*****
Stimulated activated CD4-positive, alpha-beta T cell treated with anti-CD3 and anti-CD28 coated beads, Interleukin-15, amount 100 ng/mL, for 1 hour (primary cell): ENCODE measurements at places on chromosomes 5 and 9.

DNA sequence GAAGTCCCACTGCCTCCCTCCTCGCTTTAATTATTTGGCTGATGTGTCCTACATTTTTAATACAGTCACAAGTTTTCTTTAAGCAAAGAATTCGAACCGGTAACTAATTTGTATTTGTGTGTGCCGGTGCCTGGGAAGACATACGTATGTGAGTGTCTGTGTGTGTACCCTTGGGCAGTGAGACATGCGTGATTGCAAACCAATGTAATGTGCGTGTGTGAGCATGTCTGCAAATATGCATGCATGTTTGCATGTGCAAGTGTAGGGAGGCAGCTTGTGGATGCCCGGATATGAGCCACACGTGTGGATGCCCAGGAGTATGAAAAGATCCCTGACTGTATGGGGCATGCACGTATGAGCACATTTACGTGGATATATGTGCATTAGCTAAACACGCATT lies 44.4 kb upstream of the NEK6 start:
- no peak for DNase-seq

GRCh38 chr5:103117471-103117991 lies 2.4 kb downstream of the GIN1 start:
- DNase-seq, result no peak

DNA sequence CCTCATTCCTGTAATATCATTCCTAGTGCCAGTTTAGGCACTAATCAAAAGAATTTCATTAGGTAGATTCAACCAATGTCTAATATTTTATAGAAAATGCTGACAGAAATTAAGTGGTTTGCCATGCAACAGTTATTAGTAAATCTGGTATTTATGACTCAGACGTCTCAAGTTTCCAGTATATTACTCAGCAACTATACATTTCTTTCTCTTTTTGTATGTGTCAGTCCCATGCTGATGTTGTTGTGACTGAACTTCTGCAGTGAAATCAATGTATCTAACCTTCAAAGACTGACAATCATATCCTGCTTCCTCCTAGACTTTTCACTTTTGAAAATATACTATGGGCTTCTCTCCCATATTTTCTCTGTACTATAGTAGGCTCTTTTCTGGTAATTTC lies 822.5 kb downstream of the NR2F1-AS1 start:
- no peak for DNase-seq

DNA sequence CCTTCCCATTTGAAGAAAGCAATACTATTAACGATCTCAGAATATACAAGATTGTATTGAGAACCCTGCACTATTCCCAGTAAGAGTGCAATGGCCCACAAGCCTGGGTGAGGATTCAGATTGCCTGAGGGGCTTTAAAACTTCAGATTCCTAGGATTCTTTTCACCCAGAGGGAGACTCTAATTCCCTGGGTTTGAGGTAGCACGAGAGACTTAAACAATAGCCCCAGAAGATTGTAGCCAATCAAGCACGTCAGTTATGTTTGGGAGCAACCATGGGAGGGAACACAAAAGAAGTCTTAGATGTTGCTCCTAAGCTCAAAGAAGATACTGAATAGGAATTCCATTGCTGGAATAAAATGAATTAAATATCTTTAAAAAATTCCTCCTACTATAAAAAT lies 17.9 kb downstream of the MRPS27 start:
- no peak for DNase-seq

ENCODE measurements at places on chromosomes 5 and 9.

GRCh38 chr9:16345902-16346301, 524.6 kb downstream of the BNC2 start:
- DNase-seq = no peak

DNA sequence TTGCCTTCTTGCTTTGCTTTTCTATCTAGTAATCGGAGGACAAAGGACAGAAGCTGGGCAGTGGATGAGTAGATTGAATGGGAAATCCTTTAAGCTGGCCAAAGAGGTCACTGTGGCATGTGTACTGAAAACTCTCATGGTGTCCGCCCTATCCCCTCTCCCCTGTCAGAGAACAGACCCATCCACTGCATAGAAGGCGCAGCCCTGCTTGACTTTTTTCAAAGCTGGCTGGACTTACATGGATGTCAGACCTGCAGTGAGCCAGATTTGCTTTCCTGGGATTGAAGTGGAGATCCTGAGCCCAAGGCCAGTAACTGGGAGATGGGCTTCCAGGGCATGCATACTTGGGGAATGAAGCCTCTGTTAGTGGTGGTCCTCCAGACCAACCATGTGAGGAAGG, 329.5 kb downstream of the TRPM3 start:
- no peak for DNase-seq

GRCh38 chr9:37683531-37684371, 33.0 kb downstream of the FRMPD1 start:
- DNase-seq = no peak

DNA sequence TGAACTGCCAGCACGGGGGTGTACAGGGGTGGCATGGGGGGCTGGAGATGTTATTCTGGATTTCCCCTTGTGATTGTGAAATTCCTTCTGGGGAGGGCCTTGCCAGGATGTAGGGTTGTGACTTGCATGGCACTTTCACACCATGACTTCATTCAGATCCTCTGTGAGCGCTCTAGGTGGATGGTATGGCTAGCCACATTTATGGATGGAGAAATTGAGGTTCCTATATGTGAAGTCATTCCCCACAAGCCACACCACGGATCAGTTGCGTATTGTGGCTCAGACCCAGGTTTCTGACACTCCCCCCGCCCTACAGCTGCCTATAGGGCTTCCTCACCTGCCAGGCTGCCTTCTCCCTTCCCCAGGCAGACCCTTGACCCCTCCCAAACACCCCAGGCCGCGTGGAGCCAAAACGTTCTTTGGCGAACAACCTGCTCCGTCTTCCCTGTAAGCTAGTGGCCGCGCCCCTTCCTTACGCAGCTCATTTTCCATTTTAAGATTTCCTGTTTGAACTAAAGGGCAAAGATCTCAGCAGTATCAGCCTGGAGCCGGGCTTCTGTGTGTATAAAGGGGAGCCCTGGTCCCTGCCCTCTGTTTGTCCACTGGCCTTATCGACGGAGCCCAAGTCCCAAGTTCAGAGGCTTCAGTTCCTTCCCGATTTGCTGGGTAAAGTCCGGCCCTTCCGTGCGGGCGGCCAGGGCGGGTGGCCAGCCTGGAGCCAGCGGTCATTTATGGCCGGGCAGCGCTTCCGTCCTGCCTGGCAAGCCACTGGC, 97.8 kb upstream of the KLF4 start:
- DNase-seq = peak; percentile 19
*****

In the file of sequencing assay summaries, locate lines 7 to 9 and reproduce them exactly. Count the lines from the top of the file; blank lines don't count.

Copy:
- no peak for DNase-seq

DNA sequence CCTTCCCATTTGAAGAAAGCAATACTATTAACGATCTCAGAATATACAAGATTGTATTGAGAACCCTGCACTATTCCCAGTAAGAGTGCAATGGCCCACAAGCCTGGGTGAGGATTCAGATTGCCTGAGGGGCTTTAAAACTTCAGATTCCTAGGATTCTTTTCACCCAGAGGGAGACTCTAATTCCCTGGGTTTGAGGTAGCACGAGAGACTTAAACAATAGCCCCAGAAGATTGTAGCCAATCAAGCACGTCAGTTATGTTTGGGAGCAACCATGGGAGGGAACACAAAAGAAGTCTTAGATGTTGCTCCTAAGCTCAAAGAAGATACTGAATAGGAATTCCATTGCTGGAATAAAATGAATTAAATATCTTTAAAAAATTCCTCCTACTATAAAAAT lies 17.9 kb downstream of the MRPS27 start:
- no peak for DNase-seq